But due to the way we judge depth, identifiable objects will seem closer or further away depending on their size. This means that telephoto lenses flatten perspective, and wide angle lenses extend the illusion of depth; especially if we include foreground detail which will be disproportionately magnified.

Therefore, if we want to make a scene seem expansive, we can use a wide angle lens and include common foreground and background objects. If we want to unify subjects at different distances to the camera, we can choose a longer telephoto lens; and physically move back and forth to adjust our framing.

You may have seen cinematographers playing with this; they'll zoom out (to a wider focal length) while physically stepping forward in order to keep the subject's face the same size in the frame. The background is thereby magnified so that the scene appears to close in on them, inducing feelings of claustrophobia.

We can use this flattening of perspective more pragmatically too. If you've ever photographed someone close-up with an extreme wide-angle lens, no doubt you've enjoyed a hearty laugh at how silly they look.

And yet most people turn on their camera and instantly take portrait photos using the wide end of their zoom lens. Because the subject's nose is closer to the camera, it is magnified in relation to their face. Generally, zoom in to the telephoto end of your lens and step back for portraits.

Professional portrait photographers generally use short telephoto lenses for a more natural perspective. The use of these lenses is at least partly due to the space limitations of the typical studio. 

For outdoor portraits, longer focal lengths compress the perspective more, and also isolate the subject from the background better. Some photographers use extreme telephoto lenses (400mm or 600mm) for portraiture and communicate with their subject and assistants via a walkie-talkie! I love Nikon's 180mm prime for people pictures.

Photographers talk like aggressors, 'shooting', 'taking' or 'capturing'. I'm there going to take the huge liberty of concluding with an analogy that likens photography to (movie-based) assassination; please take it in the ironic sense in which it's meant.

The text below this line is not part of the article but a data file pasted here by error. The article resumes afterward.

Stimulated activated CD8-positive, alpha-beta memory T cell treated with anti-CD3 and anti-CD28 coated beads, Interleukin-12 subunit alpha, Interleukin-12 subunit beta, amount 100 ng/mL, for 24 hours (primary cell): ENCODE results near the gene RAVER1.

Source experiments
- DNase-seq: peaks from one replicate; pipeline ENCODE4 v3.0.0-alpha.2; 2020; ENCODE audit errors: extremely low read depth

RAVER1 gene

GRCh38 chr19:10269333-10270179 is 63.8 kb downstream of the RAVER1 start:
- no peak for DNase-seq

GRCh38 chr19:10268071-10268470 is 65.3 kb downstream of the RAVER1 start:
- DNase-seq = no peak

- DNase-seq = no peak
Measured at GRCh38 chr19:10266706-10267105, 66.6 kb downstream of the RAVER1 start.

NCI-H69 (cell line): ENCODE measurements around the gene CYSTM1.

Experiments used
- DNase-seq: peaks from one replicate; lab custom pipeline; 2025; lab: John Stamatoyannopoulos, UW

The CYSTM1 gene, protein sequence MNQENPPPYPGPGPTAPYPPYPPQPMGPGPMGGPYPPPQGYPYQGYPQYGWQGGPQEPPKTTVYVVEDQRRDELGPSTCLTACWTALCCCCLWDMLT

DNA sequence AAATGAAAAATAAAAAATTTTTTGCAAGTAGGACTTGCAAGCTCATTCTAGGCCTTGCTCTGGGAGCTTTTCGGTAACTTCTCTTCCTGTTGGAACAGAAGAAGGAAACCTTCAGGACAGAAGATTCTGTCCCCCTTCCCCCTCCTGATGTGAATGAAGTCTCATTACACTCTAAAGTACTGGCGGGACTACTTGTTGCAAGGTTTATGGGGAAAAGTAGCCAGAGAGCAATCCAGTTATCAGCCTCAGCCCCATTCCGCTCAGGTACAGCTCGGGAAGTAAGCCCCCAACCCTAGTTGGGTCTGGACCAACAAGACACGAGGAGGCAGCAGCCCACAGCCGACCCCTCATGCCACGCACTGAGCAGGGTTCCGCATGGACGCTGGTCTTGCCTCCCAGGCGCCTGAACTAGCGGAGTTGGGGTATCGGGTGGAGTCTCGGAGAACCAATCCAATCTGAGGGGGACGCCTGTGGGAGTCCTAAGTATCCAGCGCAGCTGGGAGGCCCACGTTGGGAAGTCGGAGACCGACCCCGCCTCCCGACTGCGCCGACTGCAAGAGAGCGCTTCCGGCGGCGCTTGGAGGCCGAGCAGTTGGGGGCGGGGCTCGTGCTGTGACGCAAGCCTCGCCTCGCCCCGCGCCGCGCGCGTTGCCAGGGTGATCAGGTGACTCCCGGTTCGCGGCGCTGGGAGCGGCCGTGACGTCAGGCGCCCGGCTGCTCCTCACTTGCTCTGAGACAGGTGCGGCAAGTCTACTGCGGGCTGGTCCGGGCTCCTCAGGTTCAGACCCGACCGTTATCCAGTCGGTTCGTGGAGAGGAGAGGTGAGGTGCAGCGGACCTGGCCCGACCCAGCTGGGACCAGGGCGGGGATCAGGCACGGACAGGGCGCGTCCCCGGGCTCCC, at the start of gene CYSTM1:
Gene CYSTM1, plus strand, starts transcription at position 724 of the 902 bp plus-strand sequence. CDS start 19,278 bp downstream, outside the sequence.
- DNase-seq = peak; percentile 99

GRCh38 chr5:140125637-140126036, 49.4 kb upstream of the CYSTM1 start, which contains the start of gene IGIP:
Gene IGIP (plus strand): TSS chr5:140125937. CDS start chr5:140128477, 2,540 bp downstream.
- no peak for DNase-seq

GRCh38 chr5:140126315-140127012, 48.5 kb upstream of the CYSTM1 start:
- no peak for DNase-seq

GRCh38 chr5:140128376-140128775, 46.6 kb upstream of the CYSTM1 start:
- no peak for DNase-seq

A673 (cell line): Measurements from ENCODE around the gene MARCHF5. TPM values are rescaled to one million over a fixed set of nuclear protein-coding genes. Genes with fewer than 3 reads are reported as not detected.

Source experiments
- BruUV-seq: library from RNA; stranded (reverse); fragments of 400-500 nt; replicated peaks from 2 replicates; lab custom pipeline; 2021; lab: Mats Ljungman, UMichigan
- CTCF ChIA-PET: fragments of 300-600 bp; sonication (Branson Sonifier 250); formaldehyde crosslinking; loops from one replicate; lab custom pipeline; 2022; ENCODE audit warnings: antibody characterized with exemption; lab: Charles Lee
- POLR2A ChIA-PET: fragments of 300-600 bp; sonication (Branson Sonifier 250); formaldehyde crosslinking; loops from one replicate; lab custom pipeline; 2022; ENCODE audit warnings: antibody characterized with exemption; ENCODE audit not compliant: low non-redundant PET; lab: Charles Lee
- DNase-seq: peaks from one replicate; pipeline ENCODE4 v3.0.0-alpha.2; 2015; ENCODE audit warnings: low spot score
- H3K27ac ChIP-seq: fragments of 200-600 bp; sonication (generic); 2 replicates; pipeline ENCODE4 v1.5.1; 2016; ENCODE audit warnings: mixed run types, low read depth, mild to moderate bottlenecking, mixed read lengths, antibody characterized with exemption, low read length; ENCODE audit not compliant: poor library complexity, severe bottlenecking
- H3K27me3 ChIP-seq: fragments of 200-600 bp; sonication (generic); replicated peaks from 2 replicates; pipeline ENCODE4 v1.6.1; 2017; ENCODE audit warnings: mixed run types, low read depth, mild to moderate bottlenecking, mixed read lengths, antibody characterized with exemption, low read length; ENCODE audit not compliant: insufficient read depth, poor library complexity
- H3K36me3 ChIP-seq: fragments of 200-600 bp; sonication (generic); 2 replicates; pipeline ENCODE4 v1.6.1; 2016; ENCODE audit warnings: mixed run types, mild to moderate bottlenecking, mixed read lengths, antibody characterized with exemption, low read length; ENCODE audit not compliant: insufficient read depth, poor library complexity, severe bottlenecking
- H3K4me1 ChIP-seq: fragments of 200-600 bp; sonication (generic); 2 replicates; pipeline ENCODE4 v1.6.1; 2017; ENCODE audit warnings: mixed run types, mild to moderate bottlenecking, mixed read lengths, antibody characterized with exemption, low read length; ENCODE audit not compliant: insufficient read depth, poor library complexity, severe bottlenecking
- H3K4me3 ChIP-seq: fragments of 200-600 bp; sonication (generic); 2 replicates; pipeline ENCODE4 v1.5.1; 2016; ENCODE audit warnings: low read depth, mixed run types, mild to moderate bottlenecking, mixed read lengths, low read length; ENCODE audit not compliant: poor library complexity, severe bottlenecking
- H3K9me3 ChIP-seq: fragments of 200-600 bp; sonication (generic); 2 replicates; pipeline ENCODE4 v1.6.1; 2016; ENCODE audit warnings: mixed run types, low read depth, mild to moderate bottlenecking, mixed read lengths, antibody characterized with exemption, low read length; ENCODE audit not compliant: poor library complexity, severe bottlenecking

In the film, 'Leon', young Matilda is being taught how to 'take the shot'. She starts by using a long-range sniper rifle filled with paint; let's compare this to the photographer with the long telephoto lens standing back detached from the scene. The isolating perspective offers the viewer a voyeur's connection with the subject; intimate but detached.

Leon goes on to say that the last thing she'll learn is the knife. This could be our equivalent of the wide-angle lens, photographing in close proximity to our subjects. This natural perspective gives the viewer a sense of being in the midst of the action, allowing an almost interactive relationship with the scene.

While my comparison with a killer's trade-craft is tongue-in-cheek, the point remains. Distortion aside, getting closer with a shorter focal length wide-angle lens gives our viewer a real sense of connection with the subject.

So what's the value in all this? Hopefully to make you more aware that the choice of focal length has several effects beyond framing your photographs. Photographers used to primarily :-) use prime lenses, and each had different characteristics. 

Zoom lenses with no hard stops between focal lengths may make you less clear about the effects that physically changing your position has. Start actively 'zooming with your feet' and let your focal length be determined by the specific 'look' you want, not by your framing.

All images © Ben Evans

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Joseph W Hirn III Said:

<p>Interesting article. Informative.</p>


on 2012-08-15 16:33:28